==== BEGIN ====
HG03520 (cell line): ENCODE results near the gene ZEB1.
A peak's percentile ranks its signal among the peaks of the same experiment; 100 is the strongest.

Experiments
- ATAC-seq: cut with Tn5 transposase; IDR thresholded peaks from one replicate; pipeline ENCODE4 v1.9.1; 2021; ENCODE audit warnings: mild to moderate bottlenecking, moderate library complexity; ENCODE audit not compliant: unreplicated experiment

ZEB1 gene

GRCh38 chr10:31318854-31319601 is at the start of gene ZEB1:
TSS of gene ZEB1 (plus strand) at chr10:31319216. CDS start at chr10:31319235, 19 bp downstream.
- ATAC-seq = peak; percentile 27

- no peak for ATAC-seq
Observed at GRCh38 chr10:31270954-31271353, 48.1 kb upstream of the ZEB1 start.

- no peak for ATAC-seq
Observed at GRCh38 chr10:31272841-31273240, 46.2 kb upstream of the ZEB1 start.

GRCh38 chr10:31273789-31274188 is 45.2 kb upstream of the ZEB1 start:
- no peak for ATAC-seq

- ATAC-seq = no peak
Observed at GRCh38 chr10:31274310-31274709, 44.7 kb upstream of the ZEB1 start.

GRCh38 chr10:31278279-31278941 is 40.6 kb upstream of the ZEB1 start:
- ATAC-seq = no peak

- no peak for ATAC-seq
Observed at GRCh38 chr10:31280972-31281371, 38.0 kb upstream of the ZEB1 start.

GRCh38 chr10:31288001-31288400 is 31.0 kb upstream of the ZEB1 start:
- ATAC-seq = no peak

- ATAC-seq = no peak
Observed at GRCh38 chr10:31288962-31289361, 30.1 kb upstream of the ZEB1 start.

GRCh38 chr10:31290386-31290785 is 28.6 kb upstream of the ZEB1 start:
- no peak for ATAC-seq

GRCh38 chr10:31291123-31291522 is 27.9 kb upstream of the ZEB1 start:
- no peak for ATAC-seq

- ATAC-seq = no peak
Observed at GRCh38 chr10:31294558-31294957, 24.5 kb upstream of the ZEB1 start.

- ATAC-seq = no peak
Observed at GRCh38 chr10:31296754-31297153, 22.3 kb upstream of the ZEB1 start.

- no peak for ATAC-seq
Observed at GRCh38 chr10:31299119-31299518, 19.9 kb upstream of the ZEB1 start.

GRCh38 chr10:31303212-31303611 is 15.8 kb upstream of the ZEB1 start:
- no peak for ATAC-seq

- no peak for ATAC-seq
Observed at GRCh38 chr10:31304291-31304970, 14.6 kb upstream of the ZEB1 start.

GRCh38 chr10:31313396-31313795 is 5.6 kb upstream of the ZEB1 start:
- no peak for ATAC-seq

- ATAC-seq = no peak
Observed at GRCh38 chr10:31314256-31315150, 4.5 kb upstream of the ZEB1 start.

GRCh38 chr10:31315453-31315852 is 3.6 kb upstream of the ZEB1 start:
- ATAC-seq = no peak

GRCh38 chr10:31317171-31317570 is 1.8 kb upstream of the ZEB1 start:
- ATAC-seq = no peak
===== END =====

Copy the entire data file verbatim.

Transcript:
HG03520 (cell line): ENCODE results near the gene ZEB1.
A peak's percentile ranks its signal among the peaks of the same experiment; 100 is the strongest.

Experiments
- ATAC-seq: cut with Tn5 transposase; IDR thresholded peaks from one replicate; pipeline ENCODE4 v1.9.1; 2021; ENCODE audit warnings: mild to moderate bottlenecking, moderate library complexity; ENCODE audit not compliant: unreplicated experiment

ZEB1 gene

GRCh38 chr10:31318854-31319601 is at the start of gene ZEB1:
TSS of gene ZEB1 (plus strand) at chr10:31319216. CDS start at chr10:31319235, 19 bp downstream.
- ATAC-seq = peak; percentile 27

- no peak for ATAC-seq
Observed at GRCh38 chr10:31270954-31271353, 48.1 kb upstream of the ZEB1 start.

- no peak for ATAC-seq
Observed at GRCh38 chr10:31272841-31273240, 46.2 kb upstream of the ZEB1 start.

GRCh38 chr10:31273789-31274188 is 45.2 kb upstream of the ZEB1 start:
- no peak for ATAC-seq

- ATAC-seq = no peak
Observed at GRCh38 chr10:31274310-31274709, 44.7 kb upstream of the ZEB1 start.

GRCh38 chr10:31278279-31278941 is 40.6 kb upstream of the ZEB1 start:
- ATAC-seq = no peak

- no peak for ATAC-seq
Observed at GRCh38 chr10:31280972-31281371, 38.0 kb upstream of the ZEB1 start.

GRCh38 chr10:31288001-31288400 is 31.0 kb upstream of the ZEB1 start:
- ATAC-seq = no peak

- ATAC-seq = no peak
Observed at GRCh38 chr10:31288962-31289361, 30.1 kb upstream of the ZEB1 start.

GRCh38 chr10:31290386-31290785 is 28.6 kb upstream of the ZEB1 start:
- no peak for ATAC-seq

GRCh38 chr10:31291123-31291522 is 27.9 kb upstream of the ZEB1 start:
- no peak for ATAC-seq

- ATAC-seq = no peak
Observed at GRCh38 chr10:31294558-31294957, 24.5 kb upstream of the ZEB1 start.

- ATAC-seq = no peak
Observed at GRCh38 chr10:31296754-31297153, 22.3 kb upstream of the ZEB1 start.

- no peak for ATAC-seq
Observed at GRCh38 chr10:31299119-31299518, 19.9 kb upstream of the ZEB1 start.

GRCh38 chr10:31303212-31303611 is 15.8 kb upstream of the ZEB1 start:
- no peak for ATAC-seq

- no peak for ATAC-seq
Observed at GRCh38 chr10:31304291-31304970, 14.6 kb upstream of the ZEB1 start.

GRCh38 chr10:31313396-31313795 is 5.6 kb upstream of the ZEB1 start:
- no peak for ATAC-seq

- ATAC-seq = no peak
Observed at GRCh38 chr10:31314256-31315150, 4.5 kb upstream of the ZEB1 start.

GRCh38 chr10:31315453-31315852 is 3.6 kb upstream of the ZEB1 start:
- ATAC-seq = no peak

GRCh38 chr10:31317171-31317570 is 1.8 kb upstream of the ZEB1 start:
- ATAC-seq = no peak